Support through your toughest HR challenges: A network of 285,000 HR professionals.
Shawn Premer shows how doing the right thing for employees leads to positive business results.
Is your employee handbook keeping up with the changing world of work? With SHRM's Employee Handbook Builder get peace of mind that your handbook is up-to-date.
Build competencies, establish credibility and advance your career—while earning PDCs—at SHRM Seminars in 12 cities across the U.S. this spring.
#SHRM18 will expand your perspective – on your organization, on your career, and on the way you approach HR. Join us in Chicago June 17-20, 2018
Members may download one copy of our sample forms and templates for your personal use within your organization. Please note that all such forms and policies should be reviewed by your legal counsel for compliance with applicable law, and should be modified to suit your organization’s culture, industry, and practices. Neither members nor non-members may reproduce such samples in any other way (e.g., to republish in a book or use for a commercial purpose) without SHRM’s permission. To request permission for specific items, click on the “reuse permissions” button on the page where you find the item.
Oregon Bureau of Labor and Industries (BOLI) Commissioner Brad Avakian, in
an advisory opinion issued Oct. 14, 2015, said Uber drivers are employees rather than independent contractors because they work for the company’s benefit and they’re economically dependent on the ride-hailing company.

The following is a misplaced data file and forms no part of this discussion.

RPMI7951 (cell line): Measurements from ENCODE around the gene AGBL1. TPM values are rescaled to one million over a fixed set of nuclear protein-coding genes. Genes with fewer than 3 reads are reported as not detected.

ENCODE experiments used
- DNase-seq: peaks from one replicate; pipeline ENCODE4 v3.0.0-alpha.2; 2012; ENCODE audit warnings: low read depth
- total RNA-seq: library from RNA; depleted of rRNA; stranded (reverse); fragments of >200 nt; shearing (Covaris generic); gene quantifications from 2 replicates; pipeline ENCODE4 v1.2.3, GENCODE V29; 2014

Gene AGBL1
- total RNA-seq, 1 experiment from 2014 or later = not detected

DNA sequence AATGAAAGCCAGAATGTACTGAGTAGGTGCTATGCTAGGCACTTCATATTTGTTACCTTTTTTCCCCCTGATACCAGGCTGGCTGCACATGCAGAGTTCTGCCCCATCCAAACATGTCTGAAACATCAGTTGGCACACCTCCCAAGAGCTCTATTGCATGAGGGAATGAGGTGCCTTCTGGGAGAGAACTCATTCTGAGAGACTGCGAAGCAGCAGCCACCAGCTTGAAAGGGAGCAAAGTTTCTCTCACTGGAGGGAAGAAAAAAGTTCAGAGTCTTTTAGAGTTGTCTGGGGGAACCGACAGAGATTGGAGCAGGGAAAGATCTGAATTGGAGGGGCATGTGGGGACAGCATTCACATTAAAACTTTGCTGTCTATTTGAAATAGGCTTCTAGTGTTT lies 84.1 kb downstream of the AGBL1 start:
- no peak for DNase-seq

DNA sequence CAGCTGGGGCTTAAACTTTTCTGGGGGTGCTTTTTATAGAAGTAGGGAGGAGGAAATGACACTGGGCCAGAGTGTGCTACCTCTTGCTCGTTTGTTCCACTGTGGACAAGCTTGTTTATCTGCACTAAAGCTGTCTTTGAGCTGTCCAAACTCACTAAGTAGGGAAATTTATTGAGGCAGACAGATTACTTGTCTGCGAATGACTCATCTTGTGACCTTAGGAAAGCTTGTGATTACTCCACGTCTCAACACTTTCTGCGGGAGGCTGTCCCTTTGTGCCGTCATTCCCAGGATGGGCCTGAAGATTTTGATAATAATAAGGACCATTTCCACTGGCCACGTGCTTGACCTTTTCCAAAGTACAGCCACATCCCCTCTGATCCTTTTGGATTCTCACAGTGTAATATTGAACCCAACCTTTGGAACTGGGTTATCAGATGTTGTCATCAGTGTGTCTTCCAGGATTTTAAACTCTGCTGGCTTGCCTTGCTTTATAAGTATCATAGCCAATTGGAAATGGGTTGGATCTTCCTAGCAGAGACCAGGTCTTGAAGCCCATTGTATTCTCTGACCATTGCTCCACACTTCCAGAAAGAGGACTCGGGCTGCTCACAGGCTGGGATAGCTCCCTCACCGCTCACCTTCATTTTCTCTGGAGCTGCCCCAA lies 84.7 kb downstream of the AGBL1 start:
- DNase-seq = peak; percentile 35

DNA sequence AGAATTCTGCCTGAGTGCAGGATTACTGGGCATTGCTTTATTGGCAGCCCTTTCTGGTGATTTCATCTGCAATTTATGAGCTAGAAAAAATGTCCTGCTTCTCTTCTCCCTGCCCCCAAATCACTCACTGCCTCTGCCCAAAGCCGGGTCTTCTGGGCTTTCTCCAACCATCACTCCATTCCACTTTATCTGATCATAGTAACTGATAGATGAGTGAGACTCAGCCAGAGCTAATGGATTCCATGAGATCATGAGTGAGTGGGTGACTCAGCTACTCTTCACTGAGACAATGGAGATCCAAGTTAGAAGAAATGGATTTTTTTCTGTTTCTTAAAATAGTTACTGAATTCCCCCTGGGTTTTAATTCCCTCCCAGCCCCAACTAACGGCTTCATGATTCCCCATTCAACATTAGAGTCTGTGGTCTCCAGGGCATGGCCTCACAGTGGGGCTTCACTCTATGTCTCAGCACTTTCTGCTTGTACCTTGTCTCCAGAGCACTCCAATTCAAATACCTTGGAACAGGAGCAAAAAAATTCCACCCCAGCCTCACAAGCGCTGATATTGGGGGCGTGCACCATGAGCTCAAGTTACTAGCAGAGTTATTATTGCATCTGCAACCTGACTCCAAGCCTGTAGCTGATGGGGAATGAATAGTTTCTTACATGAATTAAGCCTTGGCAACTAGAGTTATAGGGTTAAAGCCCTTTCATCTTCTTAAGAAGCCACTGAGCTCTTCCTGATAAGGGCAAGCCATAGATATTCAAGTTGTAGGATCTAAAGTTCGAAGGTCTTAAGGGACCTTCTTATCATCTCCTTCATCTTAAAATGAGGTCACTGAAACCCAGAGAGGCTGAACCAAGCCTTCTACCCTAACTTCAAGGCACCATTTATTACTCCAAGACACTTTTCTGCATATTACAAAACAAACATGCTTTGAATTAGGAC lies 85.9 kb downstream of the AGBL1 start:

The opinion is not binding. State regulators can only sanction Uber if a driver files a formal complaint and regulators review evidence and legal arguments specific to that person’s situation. The agency admits that “no case relevant to this question has been filed with BOLI” but states that it intends the advisory opinion to be “instructive to all interested parties.”
According to Avakian, drivers are employees under the Oregon economic realities test, which considers six factors:
The opinion concludes that the six factors “illustrate how Uber drivers are not operating their own separate businesses with the degree of autonomy one expects with an independent contractor. To the contrary, the rigorous hiring process, the highly controlled directions as to how work is to be performed and at what price, the expectation of long-term employment, the insignificant investment of the driver when compared to the massive infrastructure provided by Uber, and the integral nature of the driver’s work to the business are all characteristic of an employment relationship.”
Uber officials disagree with the opinion. In a statement, Uber said BOLI had only a very brief discussion with an Uber manager and no conversations with Uber drivers. Uber contends that many of its drivers don’t even work half-time—and they “value the independence and flexibility: the ability to work whenever and wherever they choose.”
Uber called the opinion “full of assertions that are plain wrong.”
Litigation concerning the status of Uber drivers as employees or independent contractors is pending in California and Pennsylvania.
Joanne Deschenaux, J.D., is SHRM’s senior legal editor.
You have successfully saved this page as a bookmark.
Please confirm that you want to proceed with deleting bookmark.
You have successfully removed bookmark.
Please log in as a SHRM member before saving bookmarks.
Please sign in as a SHRM member before saving bookmarks.
Please purchase a SHRM membership before saving bookmarks.
An error has occurred
Recommended for you
SHRM Member Discounts Program
SHRM’s HR Vendor Directory contains over 3,200 companies